I’d do it in RGB. Then I’d print it to a higher end desktop inkjet. That pretty much will represent what it will look like at a push-the-button kinkos or whatever. Not a plug, I use an Espon Artisan photo printer when I want to check quickly what something will look like before it hits a press. It’s a fairly reasonable facsimile. Not color accurate by any means, but it will tell you if your colors are way out of whack. A desktop printer driver is made to auto-convert RGB images to their CMYK inksets, in a consumer-friendly sort of way, that is similar to the profiling a pro printer would do to the media they are printing on.
Yes, convert your image to RGB and work on it in that color space. Also, distribute it in RGB. If an end-user needs CMYK for offset printing, that person will know enough to do the CMYK conversion. Stock photos are always distributed in RGB.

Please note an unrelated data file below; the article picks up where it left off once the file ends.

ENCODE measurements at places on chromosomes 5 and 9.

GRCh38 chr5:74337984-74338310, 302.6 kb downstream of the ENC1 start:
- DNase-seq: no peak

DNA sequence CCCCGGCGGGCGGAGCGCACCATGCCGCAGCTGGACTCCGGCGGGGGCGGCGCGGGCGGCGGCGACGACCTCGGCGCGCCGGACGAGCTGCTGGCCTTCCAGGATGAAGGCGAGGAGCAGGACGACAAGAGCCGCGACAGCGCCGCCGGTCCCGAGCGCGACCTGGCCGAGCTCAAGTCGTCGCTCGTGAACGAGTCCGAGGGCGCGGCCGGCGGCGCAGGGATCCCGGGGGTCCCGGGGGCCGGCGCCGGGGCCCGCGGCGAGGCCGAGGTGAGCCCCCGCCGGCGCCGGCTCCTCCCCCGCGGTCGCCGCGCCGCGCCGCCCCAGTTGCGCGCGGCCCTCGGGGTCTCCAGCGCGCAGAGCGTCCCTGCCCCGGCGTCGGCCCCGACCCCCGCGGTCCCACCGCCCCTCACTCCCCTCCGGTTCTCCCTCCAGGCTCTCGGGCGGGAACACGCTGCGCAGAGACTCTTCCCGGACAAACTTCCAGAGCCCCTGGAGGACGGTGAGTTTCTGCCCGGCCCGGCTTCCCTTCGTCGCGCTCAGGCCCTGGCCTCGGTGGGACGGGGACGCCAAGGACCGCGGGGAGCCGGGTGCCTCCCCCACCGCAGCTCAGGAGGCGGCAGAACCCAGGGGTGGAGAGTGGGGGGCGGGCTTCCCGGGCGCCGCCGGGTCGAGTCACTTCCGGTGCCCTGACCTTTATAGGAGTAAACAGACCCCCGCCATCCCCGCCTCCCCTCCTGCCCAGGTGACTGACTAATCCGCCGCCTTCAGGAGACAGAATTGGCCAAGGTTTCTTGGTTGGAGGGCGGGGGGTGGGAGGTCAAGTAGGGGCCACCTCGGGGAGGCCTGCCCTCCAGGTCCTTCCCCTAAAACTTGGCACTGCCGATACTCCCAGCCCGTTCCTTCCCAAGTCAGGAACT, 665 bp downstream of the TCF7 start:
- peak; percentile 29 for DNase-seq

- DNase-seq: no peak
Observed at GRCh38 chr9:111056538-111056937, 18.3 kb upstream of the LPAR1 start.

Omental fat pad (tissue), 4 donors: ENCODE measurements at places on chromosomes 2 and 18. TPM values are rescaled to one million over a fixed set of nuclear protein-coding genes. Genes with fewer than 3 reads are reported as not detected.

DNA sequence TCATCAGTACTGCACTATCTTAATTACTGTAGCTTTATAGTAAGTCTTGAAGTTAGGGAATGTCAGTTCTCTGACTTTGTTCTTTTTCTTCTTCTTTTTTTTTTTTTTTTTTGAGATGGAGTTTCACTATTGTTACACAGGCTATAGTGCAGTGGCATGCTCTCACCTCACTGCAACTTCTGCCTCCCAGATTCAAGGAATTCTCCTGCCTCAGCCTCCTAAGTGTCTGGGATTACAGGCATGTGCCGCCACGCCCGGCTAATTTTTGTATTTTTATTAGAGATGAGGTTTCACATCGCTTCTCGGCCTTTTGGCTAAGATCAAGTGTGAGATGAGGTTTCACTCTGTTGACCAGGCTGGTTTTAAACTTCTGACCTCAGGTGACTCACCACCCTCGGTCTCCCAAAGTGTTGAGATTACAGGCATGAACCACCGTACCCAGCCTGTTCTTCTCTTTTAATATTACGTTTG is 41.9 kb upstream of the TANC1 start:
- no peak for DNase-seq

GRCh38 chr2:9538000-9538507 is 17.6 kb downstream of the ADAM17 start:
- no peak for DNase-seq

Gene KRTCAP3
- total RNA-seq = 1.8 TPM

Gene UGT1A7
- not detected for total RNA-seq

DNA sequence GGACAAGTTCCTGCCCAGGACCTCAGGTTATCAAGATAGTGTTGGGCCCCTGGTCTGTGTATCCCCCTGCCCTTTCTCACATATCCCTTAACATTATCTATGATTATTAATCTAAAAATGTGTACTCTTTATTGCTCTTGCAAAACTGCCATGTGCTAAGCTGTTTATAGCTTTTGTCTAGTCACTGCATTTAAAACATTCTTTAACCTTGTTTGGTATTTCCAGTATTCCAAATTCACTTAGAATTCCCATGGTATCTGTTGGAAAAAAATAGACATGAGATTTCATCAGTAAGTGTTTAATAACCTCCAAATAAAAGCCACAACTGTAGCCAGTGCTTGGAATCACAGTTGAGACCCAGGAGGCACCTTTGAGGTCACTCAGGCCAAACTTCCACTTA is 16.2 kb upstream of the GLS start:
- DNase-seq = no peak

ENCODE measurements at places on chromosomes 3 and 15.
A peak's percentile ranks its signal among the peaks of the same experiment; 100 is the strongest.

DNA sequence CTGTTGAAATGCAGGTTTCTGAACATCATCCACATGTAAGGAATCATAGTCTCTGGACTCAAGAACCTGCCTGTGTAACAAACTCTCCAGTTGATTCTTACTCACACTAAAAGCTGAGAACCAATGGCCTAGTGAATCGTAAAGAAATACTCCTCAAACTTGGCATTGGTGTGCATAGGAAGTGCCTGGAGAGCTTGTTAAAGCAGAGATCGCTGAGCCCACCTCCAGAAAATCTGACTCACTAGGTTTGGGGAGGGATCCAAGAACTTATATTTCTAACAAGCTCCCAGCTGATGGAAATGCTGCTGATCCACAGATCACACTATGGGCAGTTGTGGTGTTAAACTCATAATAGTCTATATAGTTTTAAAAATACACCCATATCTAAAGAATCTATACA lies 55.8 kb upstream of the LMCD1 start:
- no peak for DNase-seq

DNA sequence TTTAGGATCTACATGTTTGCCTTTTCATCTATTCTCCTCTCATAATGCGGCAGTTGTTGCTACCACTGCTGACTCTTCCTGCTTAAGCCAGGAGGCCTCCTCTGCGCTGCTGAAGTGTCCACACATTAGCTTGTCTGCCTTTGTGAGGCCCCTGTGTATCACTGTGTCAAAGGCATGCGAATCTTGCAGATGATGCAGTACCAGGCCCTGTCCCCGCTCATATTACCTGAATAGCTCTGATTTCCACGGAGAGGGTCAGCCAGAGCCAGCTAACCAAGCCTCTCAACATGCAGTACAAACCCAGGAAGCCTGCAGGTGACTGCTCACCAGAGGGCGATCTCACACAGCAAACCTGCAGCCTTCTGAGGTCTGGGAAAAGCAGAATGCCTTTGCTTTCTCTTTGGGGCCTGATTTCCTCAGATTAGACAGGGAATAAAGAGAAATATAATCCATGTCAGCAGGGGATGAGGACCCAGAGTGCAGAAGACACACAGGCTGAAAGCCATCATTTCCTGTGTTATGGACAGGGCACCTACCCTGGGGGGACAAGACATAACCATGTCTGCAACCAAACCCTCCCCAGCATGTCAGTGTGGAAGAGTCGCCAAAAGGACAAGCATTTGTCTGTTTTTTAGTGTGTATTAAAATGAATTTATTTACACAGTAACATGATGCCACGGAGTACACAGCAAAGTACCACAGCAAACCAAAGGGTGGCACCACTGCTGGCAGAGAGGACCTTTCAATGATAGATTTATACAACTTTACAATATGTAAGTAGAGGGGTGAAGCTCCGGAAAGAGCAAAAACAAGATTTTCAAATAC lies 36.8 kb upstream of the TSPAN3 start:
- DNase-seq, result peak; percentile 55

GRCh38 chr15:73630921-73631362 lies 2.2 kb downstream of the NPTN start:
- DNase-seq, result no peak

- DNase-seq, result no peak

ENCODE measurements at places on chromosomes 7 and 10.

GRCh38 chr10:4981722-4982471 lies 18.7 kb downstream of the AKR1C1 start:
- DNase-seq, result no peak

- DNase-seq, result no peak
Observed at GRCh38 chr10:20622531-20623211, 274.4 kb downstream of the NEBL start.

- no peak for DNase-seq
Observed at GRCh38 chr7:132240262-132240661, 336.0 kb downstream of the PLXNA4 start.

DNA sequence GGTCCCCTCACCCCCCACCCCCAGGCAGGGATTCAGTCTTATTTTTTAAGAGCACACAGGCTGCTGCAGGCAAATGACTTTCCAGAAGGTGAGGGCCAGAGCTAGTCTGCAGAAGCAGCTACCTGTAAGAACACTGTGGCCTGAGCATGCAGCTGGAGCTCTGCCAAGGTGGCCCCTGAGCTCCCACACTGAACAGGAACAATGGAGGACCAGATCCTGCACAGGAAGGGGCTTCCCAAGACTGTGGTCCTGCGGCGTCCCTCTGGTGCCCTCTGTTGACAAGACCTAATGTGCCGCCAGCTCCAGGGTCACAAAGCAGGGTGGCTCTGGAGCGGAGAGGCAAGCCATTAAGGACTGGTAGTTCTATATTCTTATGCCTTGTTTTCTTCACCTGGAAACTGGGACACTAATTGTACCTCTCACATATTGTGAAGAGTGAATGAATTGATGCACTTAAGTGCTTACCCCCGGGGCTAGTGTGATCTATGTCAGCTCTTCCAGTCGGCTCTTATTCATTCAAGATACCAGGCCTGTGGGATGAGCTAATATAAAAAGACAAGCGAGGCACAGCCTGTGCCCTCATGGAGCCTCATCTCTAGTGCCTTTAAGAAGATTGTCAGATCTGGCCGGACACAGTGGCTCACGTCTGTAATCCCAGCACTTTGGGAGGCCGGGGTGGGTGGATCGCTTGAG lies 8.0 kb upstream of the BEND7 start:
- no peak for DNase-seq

More important is the format you’ll use to distribute the image. Will you be using JPEG?
As for sRGB or Adobe RGB, Adobe RGB is arguably better. Photographers like it because of its wide color gamut and color intensity. However, given the two choices in your situation, I’d still use sRGB because it’s something of a standard, and you’ll be distributing your image to random people with varying abilities. Honestly, though, it might not matter that much. Pick the one you think looks best. If you can’t tell the difference, use sRGB — just to keep things safe and simple.
Etsy is ok. I’ve gotten some cool and remarkably well-made steampunk stuff on Etsy.
But even as a printer, I don’t download stuff to self-print, get framed, and put on my wall. Too much work. I have three poster prints I bought already printed, still in tubes waiting for frames that never seem to happen. Kinda like the carpenter whose house is falling apart.